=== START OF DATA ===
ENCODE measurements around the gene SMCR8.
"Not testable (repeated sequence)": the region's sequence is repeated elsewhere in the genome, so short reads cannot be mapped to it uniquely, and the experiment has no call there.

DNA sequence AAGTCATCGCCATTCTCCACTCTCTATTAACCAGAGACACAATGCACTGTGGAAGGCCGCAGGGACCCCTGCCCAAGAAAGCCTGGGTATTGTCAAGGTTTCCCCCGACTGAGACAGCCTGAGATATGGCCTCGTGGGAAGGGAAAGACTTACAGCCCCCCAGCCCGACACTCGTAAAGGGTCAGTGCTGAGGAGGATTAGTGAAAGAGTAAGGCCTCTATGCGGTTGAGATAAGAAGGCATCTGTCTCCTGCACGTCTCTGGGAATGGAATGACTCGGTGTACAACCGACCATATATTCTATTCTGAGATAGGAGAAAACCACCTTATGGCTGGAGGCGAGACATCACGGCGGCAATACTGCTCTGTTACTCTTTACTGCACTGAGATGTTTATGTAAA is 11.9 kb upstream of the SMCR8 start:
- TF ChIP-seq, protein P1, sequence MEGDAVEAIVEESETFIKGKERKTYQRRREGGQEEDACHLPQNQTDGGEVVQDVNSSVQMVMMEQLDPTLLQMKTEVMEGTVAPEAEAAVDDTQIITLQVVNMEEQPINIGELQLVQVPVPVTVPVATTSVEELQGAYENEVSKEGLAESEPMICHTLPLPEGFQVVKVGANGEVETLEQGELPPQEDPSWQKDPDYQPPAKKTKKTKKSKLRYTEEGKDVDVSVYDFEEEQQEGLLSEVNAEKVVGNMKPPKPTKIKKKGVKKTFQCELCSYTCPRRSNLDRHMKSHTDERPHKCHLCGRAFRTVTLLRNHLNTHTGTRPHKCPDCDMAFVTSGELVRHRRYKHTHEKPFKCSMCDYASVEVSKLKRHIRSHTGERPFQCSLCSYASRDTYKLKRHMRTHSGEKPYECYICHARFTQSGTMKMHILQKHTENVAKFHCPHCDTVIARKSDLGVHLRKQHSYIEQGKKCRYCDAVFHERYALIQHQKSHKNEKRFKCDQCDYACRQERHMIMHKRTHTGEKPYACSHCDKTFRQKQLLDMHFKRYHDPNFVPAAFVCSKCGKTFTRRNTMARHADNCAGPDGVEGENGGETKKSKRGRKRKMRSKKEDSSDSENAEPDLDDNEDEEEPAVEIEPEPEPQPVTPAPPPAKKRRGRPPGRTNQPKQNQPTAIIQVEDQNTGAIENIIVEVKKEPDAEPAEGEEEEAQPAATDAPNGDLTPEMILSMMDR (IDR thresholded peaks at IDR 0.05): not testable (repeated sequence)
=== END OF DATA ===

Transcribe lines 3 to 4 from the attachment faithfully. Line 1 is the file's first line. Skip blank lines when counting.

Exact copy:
DNA sequence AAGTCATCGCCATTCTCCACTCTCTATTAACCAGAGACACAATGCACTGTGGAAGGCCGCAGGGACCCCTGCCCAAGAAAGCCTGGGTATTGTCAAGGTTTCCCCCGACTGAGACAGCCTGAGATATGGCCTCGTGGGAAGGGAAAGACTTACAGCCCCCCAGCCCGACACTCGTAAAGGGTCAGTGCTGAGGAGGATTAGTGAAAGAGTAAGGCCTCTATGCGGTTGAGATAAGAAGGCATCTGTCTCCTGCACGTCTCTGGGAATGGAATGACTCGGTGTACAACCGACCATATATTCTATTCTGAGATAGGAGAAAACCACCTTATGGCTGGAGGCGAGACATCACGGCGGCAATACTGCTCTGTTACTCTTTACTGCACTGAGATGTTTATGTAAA is 11.9 kb upstream of the SMCR8 start:
- TF ChIP-seq, protein P1, sequence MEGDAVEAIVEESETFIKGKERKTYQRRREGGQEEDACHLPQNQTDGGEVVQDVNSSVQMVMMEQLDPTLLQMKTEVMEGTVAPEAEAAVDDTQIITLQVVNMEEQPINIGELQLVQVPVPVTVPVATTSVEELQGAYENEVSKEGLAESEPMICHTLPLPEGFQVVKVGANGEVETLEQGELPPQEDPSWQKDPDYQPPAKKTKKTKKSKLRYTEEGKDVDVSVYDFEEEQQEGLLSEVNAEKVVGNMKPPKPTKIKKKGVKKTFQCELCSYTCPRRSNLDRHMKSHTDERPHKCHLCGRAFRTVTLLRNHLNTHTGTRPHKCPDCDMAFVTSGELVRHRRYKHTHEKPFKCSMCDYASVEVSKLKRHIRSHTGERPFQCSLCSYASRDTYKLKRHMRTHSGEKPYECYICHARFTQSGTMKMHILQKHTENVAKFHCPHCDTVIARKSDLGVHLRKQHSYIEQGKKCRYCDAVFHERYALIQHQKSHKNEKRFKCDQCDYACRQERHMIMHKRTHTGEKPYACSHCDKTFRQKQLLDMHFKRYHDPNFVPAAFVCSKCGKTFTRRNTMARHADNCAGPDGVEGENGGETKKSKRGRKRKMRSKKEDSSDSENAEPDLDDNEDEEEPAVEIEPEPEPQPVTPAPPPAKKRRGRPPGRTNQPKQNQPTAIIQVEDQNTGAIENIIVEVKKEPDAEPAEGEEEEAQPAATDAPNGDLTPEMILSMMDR (IDR thresholded peaks at IDR 0.05): not testable (repeated sequence)